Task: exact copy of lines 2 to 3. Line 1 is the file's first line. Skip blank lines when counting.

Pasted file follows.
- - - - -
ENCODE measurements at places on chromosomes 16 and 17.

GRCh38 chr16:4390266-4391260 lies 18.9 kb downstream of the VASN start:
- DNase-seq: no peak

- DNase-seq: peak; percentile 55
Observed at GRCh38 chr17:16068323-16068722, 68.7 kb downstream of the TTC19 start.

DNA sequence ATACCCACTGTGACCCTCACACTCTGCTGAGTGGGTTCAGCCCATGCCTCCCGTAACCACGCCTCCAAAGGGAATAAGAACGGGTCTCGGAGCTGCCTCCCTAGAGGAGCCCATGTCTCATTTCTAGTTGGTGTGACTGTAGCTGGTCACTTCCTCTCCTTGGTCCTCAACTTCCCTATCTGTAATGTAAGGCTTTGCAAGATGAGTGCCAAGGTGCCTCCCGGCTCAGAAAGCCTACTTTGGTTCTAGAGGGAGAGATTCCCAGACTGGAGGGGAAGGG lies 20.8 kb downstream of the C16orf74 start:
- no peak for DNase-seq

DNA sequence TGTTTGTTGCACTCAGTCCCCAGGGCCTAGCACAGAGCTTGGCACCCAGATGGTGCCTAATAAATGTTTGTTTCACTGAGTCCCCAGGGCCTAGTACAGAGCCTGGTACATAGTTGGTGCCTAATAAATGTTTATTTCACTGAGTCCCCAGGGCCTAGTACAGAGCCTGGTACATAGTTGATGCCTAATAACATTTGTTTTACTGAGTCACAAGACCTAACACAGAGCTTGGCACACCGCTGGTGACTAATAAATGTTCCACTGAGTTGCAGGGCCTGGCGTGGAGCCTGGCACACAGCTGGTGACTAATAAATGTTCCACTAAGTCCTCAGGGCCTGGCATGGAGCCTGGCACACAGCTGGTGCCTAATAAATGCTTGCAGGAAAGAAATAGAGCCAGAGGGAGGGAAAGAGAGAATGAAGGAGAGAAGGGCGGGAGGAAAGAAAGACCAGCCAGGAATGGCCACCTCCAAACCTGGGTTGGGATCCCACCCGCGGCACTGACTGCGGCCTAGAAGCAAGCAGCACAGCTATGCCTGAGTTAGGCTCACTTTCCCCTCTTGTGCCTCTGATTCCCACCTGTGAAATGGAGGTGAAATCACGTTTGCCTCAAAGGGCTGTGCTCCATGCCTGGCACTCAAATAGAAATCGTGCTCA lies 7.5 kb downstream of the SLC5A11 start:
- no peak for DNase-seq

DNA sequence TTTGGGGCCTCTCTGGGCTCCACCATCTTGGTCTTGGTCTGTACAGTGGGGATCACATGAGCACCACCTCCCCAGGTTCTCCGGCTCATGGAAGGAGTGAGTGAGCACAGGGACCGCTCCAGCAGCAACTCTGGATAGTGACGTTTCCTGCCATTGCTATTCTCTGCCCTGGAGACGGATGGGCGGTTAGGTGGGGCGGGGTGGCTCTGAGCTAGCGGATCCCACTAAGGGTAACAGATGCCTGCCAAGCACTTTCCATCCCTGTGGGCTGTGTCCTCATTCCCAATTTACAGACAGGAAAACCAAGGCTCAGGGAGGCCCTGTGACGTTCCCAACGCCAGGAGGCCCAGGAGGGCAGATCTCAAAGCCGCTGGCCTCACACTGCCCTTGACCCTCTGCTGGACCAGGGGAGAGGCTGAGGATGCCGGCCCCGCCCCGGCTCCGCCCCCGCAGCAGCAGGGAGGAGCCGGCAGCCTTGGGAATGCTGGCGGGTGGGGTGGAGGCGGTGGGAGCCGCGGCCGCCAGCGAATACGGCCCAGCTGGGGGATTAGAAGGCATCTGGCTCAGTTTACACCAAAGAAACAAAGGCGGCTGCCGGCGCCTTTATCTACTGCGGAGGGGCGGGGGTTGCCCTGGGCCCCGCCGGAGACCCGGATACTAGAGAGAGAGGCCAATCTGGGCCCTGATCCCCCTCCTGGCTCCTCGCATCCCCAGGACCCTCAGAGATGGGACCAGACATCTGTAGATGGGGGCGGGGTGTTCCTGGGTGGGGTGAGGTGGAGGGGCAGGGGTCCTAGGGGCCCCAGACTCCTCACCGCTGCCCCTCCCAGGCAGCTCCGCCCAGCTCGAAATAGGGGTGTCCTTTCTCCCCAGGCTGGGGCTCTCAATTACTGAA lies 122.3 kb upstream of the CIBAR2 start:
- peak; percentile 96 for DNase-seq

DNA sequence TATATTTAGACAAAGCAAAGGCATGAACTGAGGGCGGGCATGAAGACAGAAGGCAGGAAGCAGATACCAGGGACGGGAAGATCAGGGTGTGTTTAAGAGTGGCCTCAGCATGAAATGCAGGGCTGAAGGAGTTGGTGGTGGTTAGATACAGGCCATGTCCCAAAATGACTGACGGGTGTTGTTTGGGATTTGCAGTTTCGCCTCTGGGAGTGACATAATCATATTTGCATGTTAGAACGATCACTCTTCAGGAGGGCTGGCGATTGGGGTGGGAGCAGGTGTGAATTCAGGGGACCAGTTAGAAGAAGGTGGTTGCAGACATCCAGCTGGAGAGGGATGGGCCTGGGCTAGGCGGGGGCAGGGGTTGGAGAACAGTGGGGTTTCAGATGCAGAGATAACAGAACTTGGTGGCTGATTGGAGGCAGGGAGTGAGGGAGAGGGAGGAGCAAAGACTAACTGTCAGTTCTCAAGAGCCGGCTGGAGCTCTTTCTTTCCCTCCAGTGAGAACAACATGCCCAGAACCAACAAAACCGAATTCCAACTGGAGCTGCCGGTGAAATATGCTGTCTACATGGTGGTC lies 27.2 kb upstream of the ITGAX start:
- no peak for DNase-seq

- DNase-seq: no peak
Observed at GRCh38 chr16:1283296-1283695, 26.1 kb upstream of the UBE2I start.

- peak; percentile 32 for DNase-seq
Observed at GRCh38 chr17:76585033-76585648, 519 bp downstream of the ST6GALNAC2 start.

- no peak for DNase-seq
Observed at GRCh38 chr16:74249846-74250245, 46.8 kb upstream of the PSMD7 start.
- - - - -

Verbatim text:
GRCh38 chr16:4390266-4391260 lies 18.9 kb downstream of the VASN start:
- DNase-seq: no peak